Rake Narang: How does the Bring Your Own Service (BYOS) movement the use of cloud services such as file sync services and mobile file sharing impact compliance and data protection? And how can you police your data if you don’t know where it’s stored?
Yorgen Edholm: Allowing employees to conduct work-related activities on personal mobile devices has big productivity advantages. The problems arise when that freedom is extended to allowing users to pick and choose their own file sharing applications. Productivity then comes at a hefty price, in terms of opening up the enterprise to unwanted security risks via applications that weren’t intended for enterprise use.
It’s a tough situation for organizations that don’t want to hinder staff’s productivity, yet aren’t sure how to keep pace with the rise of mobile devices at work. One of our manufacturing customers was in this exact situation – wanting to meet employees’ needs but not willing to embrace a BYOS policy. His users were turning to Dropbox behind the scenes and he vocalized his concerns:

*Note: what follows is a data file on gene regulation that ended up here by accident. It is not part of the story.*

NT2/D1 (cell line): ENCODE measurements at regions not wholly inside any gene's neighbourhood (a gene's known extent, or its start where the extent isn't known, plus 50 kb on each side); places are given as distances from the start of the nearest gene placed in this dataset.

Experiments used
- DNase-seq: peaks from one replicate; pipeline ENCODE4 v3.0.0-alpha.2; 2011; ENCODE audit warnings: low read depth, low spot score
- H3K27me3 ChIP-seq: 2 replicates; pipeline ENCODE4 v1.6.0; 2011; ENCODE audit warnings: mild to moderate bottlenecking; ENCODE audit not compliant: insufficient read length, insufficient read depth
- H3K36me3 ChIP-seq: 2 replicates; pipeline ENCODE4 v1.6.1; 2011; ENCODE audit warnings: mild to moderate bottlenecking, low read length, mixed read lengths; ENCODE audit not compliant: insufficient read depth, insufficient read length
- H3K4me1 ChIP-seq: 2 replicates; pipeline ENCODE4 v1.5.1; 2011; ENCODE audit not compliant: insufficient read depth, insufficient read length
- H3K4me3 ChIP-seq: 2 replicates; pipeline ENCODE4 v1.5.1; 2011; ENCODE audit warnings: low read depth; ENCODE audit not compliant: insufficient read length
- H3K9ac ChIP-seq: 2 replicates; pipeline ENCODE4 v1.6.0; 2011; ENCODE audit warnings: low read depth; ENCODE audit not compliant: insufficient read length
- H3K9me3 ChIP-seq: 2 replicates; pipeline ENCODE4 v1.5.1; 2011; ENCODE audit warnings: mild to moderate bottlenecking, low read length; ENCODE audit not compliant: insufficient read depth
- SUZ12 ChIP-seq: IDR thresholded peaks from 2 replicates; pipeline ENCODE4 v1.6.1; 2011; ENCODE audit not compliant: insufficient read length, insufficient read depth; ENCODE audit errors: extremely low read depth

“With public cloud providers, there are so many unknowns when it comes to security: Where exactly are your files? How do you get files back if you change providers? How do you know where your employees are sending files? We weren’t willing to give up rights to data that was sensitive, proprietary, and rightfully ours.”
He took a smart path, realizing that it was important endorse one solution and one solution only – supporting a BYOD (Bring Your Own Device) policy, while replacing FTP, Dropbox and other file transfer alternatives that employees sought out on their own. Our customer was right, your data is yours. And, it’s possible to maintain complete security control without constraining mobile productivity.